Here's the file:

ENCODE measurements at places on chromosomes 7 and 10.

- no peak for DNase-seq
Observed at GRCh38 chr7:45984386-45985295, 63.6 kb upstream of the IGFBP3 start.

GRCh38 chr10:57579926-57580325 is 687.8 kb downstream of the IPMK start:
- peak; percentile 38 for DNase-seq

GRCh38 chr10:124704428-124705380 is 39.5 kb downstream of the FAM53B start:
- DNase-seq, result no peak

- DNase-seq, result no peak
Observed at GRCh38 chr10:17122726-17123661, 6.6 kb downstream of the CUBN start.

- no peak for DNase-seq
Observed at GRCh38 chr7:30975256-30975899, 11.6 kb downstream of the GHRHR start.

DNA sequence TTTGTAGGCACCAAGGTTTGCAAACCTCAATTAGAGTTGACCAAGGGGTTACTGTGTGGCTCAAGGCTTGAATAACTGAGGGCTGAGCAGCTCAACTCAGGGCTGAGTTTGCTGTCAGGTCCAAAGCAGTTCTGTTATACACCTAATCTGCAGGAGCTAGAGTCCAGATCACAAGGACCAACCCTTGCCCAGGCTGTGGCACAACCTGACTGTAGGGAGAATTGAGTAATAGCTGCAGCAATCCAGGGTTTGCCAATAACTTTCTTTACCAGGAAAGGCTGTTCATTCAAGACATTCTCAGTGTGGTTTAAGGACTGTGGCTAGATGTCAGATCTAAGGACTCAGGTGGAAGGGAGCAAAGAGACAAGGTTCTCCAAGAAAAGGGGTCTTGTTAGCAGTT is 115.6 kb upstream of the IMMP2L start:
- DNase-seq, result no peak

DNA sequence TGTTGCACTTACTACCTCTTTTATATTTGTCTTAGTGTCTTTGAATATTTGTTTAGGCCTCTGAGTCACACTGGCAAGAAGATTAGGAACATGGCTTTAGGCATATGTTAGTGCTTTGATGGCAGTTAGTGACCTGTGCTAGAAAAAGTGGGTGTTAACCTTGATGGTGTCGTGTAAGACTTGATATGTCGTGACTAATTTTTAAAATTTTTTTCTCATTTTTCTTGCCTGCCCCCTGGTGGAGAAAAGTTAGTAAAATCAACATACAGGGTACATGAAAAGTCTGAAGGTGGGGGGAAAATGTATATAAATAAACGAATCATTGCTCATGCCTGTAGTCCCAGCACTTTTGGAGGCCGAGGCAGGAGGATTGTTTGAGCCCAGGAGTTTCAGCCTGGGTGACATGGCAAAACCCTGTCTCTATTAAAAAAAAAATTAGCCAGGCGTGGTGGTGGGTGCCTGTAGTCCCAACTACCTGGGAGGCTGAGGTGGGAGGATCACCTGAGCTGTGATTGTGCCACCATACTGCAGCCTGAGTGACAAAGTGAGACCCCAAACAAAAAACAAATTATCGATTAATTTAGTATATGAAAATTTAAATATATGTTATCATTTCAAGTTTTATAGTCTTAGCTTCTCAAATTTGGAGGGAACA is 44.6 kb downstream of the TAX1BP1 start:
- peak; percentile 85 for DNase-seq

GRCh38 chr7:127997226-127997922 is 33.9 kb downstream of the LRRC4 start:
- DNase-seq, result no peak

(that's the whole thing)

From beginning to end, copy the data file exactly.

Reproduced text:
ENCODE measurements at places on chromosomes 7 and 10.

- no peak for DNase-seq
Observed at GRCh38 chr7:45984386-45985295, 63.6 kb upstream of the IGFBP3 start.

GRCh38 chr10:57579926-57580325 is 687.8 kb downstream of the IPMK start:
- peak; percentile 38 for DNase-seq

GRCh38 chr10:124704428-124705380 is 39.5 kb downstream of the FAM53B start:
- DNase-seq, result no peak

- DNase-seq, result no peak
Observed at GRCh38 chr10:17122726-17123661, 6.6 kb downstream of the CUBN start.

- no peak for DNase-seq
Observed at GRCh38 chr7:30975256-30975899, 11.6 kb downstream of the GHRHR start.

DNA sequence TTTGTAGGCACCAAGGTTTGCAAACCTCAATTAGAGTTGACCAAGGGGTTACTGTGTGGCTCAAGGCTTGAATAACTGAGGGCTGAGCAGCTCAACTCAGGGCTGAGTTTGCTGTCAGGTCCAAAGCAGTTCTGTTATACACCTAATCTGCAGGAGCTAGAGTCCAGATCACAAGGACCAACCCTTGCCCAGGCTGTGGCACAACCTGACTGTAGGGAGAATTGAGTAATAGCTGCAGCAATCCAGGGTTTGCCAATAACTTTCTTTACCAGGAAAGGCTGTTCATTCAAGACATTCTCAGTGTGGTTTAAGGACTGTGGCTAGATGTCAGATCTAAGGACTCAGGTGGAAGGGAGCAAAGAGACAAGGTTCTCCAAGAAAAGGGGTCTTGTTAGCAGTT is 115.6 kb upstream of the IMMP2L start:
- DNase-seq, result no peak

DNA sequence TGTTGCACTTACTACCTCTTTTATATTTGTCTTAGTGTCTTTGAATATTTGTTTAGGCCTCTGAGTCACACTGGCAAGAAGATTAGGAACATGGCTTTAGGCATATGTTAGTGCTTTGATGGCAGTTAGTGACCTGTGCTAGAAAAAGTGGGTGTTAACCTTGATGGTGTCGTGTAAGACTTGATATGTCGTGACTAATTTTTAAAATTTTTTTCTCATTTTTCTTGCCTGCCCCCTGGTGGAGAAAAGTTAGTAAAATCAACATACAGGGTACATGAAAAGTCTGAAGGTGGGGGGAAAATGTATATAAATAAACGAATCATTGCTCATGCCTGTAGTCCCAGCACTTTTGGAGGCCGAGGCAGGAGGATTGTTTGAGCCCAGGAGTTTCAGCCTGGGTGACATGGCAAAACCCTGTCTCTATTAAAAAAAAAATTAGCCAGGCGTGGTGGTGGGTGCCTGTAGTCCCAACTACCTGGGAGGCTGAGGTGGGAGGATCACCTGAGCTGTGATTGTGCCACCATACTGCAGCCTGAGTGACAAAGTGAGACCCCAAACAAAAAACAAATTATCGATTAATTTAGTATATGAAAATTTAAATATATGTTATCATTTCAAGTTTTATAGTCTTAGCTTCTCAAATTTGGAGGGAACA is 44.6 kb downstream of the TAX1BP1 start:
- peak; percentile 85 for DNase-seq

GRCh38 chr7:127997226-127997922 is 33.9 kb downstream of the LRRC4 start:
- DNase-seq, result no peak